Cowgirl up {when life knocks you off your horse}

She’d been waiting for me.  Anticipating my arrival.  Anxious to hear the truth.

Was her son really dead?

I’d been the one to last touch him.  To brush the wisps of blood-caked hair from his gnarled face.  Holding his hand until the warmth finally departed from his mangled body.  Knowing his spirit had long been gone.

She needed to hear from me.  His only child.

To be wrapped safely with the security of love. 

old saddle by WoodyH1 via flickr

I dreaded the encounter.  Telling my grandmother her son had passed from this life to eternity.  She’d never again hear his truck engine rumble loudly next door nor look out the window to see him doing yard work.  His booming voice would no longer greet her at the door. 

And how would I keep my composure.   He was my daddy. 

I entered through the kitchen where family gathered, and the room fell silent.  Her eyes caught mine with a glimpse of hope that the story was only a rumor.  Wanting to believe it had all been a lie. 

Without words, but by a heavy embrace, she knew the truth.

Her moans and sorrow erupted violently.  And she begged of me to answer her. 


With questions of my own causing doubtful resolution, I was speechless.  But, I was determined to stay strong for this grieving mother.  My grandma.  A woman with quiet fortitude and a Cajun humor.  Steadfast and full of grace.  Yet, fragile and weak with a broken heart.  Her son gone. I felt the need to protect. 

She wept loudly and began spiraling into despair.  Confessing she could not take hold of what life was placing into her aged and feeble hands. 

Taking a deep breath, I drew strength from what I’d learned through the one sitting before me.  And I reminded her.

Yes, you can, Grandma.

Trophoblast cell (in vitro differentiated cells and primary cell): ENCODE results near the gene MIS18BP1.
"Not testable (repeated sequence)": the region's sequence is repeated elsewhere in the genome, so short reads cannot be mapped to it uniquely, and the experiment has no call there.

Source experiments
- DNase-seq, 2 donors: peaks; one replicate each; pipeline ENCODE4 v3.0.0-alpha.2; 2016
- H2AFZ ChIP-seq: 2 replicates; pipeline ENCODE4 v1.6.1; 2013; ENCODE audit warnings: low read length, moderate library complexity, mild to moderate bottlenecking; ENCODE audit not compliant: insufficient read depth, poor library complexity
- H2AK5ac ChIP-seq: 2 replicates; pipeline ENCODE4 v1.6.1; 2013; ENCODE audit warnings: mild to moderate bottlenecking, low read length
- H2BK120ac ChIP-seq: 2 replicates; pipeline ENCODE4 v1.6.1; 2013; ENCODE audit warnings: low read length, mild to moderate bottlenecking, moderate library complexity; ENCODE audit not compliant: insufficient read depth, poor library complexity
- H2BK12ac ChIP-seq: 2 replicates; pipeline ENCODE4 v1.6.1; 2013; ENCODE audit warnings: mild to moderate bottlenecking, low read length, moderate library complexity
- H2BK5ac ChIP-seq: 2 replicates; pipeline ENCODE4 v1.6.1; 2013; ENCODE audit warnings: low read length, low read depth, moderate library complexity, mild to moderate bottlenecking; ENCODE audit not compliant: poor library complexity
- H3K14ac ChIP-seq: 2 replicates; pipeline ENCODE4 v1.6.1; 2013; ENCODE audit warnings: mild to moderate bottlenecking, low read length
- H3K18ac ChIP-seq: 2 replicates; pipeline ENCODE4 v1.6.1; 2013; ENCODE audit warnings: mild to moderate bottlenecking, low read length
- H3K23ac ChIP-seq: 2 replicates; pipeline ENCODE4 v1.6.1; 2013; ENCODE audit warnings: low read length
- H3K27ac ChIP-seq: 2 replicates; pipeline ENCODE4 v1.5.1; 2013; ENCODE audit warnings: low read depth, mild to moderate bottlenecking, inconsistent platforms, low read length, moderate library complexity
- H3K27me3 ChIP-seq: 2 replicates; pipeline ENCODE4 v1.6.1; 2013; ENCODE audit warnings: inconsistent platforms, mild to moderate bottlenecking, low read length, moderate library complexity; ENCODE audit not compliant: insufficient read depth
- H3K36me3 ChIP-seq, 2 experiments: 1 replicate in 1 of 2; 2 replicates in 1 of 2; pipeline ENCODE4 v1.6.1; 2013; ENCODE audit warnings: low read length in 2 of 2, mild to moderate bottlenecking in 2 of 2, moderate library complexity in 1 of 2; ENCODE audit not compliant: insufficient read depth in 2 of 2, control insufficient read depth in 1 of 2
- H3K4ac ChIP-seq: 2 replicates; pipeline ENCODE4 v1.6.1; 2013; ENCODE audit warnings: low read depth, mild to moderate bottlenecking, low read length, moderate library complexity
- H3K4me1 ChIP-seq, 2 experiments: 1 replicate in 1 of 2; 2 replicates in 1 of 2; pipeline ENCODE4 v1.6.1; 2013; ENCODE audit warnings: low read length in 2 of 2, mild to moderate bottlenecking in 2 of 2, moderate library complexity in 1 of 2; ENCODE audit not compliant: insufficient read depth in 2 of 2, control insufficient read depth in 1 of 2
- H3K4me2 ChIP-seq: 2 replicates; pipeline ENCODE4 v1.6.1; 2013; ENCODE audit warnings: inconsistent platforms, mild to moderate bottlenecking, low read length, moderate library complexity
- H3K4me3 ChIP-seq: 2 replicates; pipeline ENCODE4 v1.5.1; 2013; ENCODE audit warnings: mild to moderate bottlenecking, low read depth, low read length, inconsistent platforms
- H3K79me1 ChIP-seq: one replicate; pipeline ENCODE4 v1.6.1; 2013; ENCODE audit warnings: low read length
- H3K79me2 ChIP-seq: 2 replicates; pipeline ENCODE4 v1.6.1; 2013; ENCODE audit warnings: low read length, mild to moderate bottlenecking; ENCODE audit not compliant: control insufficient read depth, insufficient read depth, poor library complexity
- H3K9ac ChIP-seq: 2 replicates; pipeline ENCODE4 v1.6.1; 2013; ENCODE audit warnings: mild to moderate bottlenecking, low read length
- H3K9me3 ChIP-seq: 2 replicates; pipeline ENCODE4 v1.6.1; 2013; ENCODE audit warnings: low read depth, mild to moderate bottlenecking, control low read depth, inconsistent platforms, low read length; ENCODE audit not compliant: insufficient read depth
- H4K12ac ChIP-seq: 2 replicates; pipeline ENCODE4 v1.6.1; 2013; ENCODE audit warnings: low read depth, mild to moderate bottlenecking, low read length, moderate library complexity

You still have it. 

Reservados by Eduardo Amorim via flickr

You’re going to do what you always do. 

What you taught me to do.

We’re going to do it together, Grandma.

You and me.

We’re going to cowgirl up. 

Tenencia by Eduardo Amorim via flickr

Somehow this resonated in her soul.

A firm decision to get back on the horse and ride again.  Dusting off the dirt.  Grabbing the horn, driving the foot into the stirrup, and pulling up into the saddle.  Taking hold of the reins.

Life is hard.  Around each bend, I encounter unexpected obstacles.  I’m often knocked off my horse.

Dirty and bruised.  Weary and worn.  Wounds caked with bloody grit.

Wiping the dust from my face, with jaw set, I take a determined stand. 

Stomp the mud from my boots with a strengthened spirit. 

Jump back on my horse.

And cowgirl up.

So don’t throw away your confidence, which has a great reward. For you need endurance, so that after you have done God’s will, you may receive what was promised. (Hebrews 10:35-36)


16 thoughts on “Cowgirl up {when life knocks you off your horse}”

  1. Cristal, this was both spiritually moving and full of encouragement. How may times have I fallen? How hard is it sometimes to choose to get up? To set the jaw. To live with the determination and strength God has planted in our hearts. Fragile, weak, broken hearted becomes strong, determined. . full of Him.
    I loved this post. Thank you friend.

    1. We have so much in common, Danelle. I can relate. There are times I wallow in the mud and throw myself a pity party. I want to always remember the view’s much better while sitting high in the saddle!

      Blessings to you today,

    1. Thank you for the kind words, Vince. And, I agree, I have found much strength in difficult moments. God’s strength seems magnified in my weakness.

      I’m glad you stopped by,

  2. Agonizing and awe-inspiring… Thank you for sharing such a sacred space. I love the imagery paired with the phrase “Cowgirl up.”
    May further healing be found in the encouragement your story provides for others.
    Blessings to all of you.

  3. Thank you for this beautifully written, emotionally moving and inspiring post. While I’ve never been a cowgirl, I love phrase, “cowgirl up!” I think I’ll do just that!

    1. Thank you for the encouragement, Judy. I’m also not a cowgirl (although they do abound in this neck of the woods!). Nevertheless, we ALL qualify in the sense of needing to “cowgirl up” sometimes! 😉


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